Sixty-five year old George Munday was planning his retirement time with family and a getaway on his boat, The Great Escape. Then a nagging cough led to a diagnosis of throat cancer and surgery to remove a tumor.
"I was perfectly wide awake watching what was going on. Then the next thing I know I had all these nurses around me," George Munday, heart patient, told Ivanhoe.
Munday suffered a heart attack in the recovery room. Three arteries were blocked, but he was in no condition for bypass surgery.
"If I had the traditional operation, there was the chance of infection," Munday recalled.
Dr. Fuad Moussa is an expert in what is known as "Beating Heart Surgery" at Sunnybrook Regional Medical Centre in Toronto. During a traditional bypass, surgeons open the chest; connect the patient to a heart and lung machine, then stop the heart. Doctors make a three inch incision in the chest and operate between the ribs.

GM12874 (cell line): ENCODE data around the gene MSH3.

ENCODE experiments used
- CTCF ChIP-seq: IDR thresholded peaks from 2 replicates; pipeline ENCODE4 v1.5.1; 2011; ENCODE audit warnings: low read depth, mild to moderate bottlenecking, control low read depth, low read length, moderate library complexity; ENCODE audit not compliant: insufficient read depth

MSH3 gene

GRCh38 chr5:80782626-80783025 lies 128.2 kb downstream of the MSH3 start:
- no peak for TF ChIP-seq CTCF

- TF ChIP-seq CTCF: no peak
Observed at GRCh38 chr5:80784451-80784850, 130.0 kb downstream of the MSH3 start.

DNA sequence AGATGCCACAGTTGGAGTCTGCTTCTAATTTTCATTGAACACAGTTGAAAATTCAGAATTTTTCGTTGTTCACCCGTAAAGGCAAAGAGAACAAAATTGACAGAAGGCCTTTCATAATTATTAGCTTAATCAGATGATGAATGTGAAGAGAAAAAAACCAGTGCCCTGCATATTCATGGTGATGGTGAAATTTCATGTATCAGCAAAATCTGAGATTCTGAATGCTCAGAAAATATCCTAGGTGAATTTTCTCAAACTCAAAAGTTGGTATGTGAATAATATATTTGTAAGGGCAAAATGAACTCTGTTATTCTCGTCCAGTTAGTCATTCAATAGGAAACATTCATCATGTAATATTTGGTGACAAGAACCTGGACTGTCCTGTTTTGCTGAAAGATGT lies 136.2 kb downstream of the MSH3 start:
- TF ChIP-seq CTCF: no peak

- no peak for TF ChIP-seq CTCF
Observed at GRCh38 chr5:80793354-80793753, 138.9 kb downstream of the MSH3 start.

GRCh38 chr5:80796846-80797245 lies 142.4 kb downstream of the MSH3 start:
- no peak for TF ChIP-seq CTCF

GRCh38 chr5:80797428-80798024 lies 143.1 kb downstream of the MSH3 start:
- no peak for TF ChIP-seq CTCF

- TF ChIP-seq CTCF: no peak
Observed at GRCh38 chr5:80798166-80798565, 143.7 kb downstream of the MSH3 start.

Separate small incisions allow doctors to insert a device to immobilize the blood vessels. Then while the heart is beating, they graft together healthy arteries-bypassing the diseased areas.
"With the stabilizing tools in place, it allows us to be as precise as we would be if the heart were not moving," Fuad Moussa, M.D., Cardiac Surgeon at Sunnybrook Regional Medical Centre, explained.
Dr. Moussa says this procedure decreases stress on a patient's kidneys, lungs and brain -- and slashes recovery time -- crucial for patients who are older, or considered high risk, like Munday.
"Feel good. Feel fine. I guess I don't know what all the fuss is about is the best way to put it," Munday concluded.
Less time recovering. More time living.
Recovery time often takes months for traditional bypass patients. Dr. Moussa says with a minimally invasive procedure where the heart remains beating, recovery is reduced to a few weeks.
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